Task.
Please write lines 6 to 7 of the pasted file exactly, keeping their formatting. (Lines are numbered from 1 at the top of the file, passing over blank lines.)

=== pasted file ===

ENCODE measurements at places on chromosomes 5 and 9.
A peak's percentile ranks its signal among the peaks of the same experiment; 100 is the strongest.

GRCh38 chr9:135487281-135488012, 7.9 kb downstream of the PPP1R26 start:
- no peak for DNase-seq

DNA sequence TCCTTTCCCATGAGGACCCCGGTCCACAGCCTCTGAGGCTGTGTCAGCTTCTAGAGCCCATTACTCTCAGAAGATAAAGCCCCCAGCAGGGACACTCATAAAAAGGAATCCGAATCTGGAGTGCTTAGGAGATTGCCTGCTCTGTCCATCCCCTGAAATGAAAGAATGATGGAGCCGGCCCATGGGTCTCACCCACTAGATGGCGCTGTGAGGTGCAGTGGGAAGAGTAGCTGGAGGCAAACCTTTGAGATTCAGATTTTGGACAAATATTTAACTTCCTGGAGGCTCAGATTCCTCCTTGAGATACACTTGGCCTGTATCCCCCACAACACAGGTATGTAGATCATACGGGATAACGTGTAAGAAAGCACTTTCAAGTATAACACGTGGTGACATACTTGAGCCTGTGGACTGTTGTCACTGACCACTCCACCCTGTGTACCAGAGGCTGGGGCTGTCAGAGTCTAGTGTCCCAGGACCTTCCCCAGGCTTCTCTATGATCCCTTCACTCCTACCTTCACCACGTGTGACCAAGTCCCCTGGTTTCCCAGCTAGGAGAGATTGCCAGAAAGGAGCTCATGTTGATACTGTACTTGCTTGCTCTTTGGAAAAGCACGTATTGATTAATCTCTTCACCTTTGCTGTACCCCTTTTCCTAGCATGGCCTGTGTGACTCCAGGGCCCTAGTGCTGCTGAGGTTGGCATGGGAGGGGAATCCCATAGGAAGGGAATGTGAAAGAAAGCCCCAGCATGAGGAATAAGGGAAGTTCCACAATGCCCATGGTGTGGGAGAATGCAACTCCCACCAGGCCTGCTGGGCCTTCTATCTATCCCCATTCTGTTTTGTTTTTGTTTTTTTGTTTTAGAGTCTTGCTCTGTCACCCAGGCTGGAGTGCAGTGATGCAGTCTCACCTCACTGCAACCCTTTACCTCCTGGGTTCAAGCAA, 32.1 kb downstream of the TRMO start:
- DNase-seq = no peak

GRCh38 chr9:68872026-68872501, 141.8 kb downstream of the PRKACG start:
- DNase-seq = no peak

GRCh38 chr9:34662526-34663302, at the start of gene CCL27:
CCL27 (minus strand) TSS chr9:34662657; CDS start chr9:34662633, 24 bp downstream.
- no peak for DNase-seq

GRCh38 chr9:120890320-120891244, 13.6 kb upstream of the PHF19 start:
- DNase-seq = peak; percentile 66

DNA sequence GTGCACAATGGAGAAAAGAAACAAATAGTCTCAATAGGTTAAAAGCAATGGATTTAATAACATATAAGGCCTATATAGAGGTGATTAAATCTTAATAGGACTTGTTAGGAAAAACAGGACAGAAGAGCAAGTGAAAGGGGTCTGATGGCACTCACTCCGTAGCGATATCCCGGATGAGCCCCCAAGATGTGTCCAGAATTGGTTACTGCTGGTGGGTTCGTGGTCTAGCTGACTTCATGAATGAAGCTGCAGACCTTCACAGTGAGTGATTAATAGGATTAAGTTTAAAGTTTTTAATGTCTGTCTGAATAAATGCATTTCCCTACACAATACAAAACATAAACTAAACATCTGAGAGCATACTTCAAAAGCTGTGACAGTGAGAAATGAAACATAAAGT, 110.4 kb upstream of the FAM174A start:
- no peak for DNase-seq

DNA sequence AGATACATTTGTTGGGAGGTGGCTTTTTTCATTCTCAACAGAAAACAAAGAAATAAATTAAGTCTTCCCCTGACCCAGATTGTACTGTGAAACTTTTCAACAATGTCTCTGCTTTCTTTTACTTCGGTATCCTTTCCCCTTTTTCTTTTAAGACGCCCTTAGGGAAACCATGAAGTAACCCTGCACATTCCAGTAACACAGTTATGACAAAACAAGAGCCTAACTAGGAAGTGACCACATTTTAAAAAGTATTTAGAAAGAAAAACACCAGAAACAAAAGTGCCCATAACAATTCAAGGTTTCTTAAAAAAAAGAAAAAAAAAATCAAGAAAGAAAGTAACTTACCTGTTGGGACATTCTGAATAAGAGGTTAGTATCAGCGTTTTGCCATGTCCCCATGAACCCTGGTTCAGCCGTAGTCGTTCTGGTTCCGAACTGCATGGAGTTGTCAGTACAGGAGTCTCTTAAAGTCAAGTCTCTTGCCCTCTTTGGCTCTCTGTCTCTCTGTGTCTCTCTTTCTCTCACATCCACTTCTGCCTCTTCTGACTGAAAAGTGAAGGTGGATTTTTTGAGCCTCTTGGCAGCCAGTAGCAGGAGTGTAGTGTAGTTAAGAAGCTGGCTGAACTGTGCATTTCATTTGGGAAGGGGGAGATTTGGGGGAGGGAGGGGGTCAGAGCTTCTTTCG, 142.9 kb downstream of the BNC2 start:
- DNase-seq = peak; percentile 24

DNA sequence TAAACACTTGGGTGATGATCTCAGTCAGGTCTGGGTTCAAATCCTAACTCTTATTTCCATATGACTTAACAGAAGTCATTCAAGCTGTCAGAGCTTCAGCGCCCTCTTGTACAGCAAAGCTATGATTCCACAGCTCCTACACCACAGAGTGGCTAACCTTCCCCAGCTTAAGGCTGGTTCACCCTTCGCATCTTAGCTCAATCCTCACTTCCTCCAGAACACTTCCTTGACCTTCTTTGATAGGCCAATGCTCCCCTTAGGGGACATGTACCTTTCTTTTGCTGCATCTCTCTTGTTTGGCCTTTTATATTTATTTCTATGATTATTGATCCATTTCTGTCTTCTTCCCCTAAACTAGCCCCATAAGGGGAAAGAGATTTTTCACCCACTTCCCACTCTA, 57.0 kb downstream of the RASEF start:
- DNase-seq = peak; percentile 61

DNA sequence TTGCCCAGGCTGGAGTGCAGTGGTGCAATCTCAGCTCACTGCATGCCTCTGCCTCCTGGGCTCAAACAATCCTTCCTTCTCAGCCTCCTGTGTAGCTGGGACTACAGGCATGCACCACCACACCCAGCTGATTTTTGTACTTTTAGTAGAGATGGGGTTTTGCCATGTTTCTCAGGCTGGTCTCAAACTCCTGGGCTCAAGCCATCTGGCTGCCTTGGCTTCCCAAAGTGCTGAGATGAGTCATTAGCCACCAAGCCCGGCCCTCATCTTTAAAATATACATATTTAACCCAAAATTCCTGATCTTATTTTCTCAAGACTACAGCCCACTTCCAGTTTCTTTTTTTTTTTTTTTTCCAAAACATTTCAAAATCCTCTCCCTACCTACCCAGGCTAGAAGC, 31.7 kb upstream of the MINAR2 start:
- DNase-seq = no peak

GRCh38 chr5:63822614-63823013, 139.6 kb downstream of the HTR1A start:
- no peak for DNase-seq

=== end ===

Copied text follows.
- DNase-seq = no peak

GRCh38 chr9:68872026-68872501, 141.8 kb downstream of the PRKACG start: